79% of people surveyed keep their photos and videos on a desktop or laptop computer.
Prague, Czech Republic (PRWEB) March 22, 2013
Our modern digital devices are causing an explosion of personal digital media.
79% of people surveyed by the Diffractor project still keep the master copy of their photos and videos on a desktop or laptop computer. For those users, backup strategies varied with 72% reporting local network or external hard drive and a low 18% using a cloud service.
Everyone understands the benefits of keeping data online however many people reported the large size of photos or videos makes keeping them in the cloud expensive or slow.
In the home, we are moving to a future of multiple devices. Tablets and other media consumption devices don’t contain much storage so media collections typically become located on some sort of hub, existing computers or network storage.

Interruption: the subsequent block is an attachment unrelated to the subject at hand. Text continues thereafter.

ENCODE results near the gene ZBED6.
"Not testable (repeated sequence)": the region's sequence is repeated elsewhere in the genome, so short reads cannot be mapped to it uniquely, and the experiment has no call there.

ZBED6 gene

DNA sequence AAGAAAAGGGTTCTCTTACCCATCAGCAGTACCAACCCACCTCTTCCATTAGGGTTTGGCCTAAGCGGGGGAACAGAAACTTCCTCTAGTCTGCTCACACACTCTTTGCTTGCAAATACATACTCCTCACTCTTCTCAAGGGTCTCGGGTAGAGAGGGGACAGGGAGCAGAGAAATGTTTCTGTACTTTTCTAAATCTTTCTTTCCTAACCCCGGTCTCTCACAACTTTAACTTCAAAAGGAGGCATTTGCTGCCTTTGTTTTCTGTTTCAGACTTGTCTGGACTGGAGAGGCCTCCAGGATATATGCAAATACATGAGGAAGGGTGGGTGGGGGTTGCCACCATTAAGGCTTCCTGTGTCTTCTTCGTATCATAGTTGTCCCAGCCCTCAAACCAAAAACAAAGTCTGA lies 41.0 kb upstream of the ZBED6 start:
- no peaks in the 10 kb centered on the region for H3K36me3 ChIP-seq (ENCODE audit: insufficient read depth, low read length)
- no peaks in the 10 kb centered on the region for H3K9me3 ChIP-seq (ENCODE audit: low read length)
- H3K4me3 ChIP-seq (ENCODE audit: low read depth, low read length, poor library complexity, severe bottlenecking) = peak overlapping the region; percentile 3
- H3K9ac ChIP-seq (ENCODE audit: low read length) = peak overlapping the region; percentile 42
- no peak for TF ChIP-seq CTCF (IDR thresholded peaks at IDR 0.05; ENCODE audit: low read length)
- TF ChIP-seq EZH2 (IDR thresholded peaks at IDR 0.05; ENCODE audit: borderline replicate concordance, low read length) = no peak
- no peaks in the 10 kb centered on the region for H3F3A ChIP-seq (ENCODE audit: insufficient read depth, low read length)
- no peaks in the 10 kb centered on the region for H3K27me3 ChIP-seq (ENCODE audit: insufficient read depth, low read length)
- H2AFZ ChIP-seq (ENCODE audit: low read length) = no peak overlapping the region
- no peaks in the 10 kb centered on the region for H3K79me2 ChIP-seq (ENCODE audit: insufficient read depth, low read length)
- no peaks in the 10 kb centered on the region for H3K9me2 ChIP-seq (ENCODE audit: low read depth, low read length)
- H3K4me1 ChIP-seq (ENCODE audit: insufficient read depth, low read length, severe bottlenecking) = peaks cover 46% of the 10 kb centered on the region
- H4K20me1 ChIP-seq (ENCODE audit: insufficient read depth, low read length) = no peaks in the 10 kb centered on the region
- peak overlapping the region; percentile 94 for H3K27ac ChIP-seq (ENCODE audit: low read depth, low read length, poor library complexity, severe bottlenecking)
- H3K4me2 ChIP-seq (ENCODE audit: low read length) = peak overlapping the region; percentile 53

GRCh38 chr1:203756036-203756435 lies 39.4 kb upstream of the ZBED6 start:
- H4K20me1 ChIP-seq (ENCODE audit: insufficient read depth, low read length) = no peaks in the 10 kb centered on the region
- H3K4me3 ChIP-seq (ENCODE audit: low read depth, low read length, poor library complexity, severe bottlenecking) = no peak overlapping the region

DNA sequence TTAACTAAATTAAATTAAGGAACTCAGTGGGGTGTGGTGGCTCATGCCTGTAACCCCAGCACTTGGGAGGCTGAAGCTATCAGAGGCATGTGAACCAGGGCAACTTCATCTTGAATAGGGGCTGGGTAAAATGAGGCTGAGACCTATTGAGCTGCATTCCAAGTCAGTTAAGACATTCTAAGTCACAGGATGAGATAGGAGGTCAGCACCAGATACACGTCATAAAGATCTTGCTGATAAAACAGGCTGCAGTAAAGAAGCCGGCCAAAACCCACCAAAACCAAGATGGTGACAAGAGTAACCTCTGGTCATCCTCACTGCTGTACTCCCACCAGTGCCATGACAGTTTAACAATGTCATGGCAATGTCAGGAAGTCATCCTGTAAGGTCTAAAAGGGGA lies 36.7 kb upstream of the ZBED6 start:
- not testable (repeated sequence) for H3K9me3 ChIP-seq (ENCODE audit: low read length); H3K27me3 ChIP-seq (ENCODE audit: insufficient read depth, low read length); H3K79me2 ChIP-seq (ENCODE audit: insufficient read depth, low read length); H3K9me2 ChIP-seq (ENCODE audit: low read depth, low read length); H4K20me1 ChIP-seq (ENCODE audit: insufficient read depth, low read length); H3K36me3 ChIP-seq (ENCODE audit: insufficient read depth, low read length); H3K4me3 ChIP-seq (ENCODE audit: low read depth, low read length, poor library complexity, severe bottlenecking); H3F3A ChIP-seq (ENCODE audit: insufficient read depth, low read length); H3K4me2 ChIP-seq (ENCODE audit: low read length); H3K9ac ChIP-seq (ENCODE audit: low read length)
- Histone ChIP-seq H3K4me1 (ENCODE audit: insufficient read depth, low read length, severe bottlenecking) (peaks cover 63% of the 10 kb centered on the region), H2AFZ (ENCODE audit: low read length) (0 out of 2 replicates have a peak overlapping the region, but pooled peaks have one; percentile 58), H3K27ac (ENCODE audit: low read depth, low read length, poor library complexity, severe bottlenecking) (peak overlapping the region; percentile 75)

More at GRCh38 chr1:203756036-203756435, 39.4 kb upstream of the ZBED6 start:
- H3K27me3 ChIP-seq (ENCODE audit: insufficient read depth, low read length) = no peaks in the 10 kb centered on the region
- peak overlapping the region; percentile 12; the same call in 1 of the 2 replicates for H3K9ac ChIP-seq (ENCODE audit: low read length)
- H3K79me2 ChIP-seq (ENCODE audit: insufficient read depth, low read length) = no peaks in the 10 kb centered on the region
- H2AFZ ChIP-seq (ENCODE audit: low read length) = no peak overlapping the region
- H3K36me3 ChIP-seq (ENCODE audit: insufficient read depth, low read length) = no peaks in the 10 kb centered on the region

This digital hub concept has been understood for a long time however many predict the cloud will replace local storage. Services like iTunes Match are a good example allowing music to be stored in the cloud. The future for personal photos and videos is more complex as matching is not possible. More cameras support high megapixels and HD video making files sizes extremely large.
For the digital hub of today it is often easier to do the heavy lifting of organizing your collection on the trusty old PC. That is the strategy behind Diffractor, a new Windows Desktop App.
Diffractor understands most file formats and compliments other media applications. It highlights where metadata is missing allowing you to continuously improve the structure and searchability of your collection. It is free to use but commercial and regular users are requested to sponsor the project.